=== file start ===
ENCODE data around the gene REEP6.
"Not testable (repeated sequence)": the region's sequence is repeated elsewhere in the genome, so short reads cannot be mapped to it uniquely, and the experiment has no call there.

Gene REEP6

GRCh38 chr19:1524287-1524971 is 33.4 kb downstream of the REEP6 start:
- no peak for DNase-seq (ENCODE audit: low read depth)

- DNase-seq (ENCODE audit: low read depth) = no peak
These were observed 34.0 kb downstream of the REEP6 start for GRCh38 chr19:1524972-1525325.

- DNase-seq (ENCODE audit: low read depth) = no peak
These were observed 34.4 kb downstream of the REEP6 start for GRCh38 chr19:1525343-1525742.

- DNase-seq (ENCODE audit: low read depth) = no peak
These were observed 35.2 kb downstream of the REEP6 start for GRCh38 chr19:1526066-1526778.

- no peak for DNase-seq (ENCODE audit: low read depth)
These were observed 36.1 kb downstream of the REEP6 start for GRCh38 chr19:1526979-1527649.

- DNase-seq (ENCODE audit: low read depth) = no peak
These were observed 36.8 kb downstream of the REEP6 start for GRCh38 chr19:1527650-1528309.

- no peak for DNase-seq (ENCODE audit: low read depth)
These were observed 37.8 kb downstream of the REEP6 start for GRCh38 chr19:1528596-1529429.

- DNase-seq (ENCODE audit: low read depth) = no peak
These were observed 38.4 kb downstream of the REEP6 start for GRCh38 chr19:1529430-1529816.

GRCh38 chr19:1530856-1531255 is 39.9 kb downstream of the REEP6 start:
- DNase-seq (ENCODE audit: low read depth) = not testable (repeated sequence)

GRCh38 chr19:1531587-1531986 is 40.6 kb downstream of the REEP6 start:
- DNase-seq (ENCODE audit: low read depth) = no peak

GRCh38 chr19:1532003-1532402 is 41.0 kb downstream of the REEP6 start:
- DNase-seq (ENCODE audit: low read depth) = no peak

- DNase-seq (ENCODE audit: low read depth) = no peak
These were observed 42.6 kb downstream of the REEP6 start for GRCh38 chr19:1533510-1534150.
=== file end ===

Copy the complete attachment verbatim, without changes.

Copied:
ENCODE data around the gene REEP6.
"Not testable (repeated sequence)": the region's sequence is repeated elsewhere in the genome, so short reads cannot be mapped to it uniquely, and the experiment has no call there.

Gene REEP6

GRCh38 chr19:1524287-1524971 is 33.4 kb downstream of the REEP6 start:
- no peak for DNase-seq (ENCODE audit: low read depth)

- DNase-seq (ENCODE audit: low read depth) = no peak
These were observed 34.0 kb downstream of the REEP6 start for GRCh38 chr19:1524972-1525325.

- DNase-seq (ENCODE audit: low read depth) = no peak
These were observed 34.4 kb downstream of the REEP6 start for GRCh38 chr19:1525343-1525742.

- DNase-seq (ENCODE audit: low read depth) = no peak
These were observed 35.2 kb downstream of the REEP6 start for GRCh38 chr19:1526066-1526778.

- no peak for DNase-seq (ENCODE audit: low read depth)
These were observed 36.1 kb downstream of the REEP6 start for GRCh38 chr19:1526979-1527649.

- DNase-seq (ENCODE audit: low read depth) = no peak
These were observed 36.8 kb downstream of the REEP6 start for GRCh38 chr19:1527650-1528309.

- no peak for DNase-seq (ENCODE audit: low read depth)
These were observed 37.8 kb downstream of the REEP6 start for GRCh38 chr19:1528596-1529429.

- DNase-seq (ENCODE audit: low read depth) = no peak
These were observed 38.4 kb downstream of the REEP6 start for GRCh38 chr19:1529430-1529816.

GRCh38 chr19:1530856-1531255 is 39.9 kb downstream of the REEP6 start:
- DNase-seq (ENCODE audit: low read depth) = not testable (repeated sequence)

GRCh38 chr19:1531587-1531986 is 40.6 kb downstream of the REEP6 start:
- DNase-seq (ENCODE audit: low read depth) = no peak

GRCh38 chr19:1532003-1532402 is 41.0 kb downstream of the REEP6 start:
- DNase-seq (ENCODE audit: low read depth) = no peak

- DNase-seq (ENCODE audit: low read depth) = no peak
These were observed 42.6 kb downstream of the REEP6 start for GRCh38 chr19:1533510-1534150.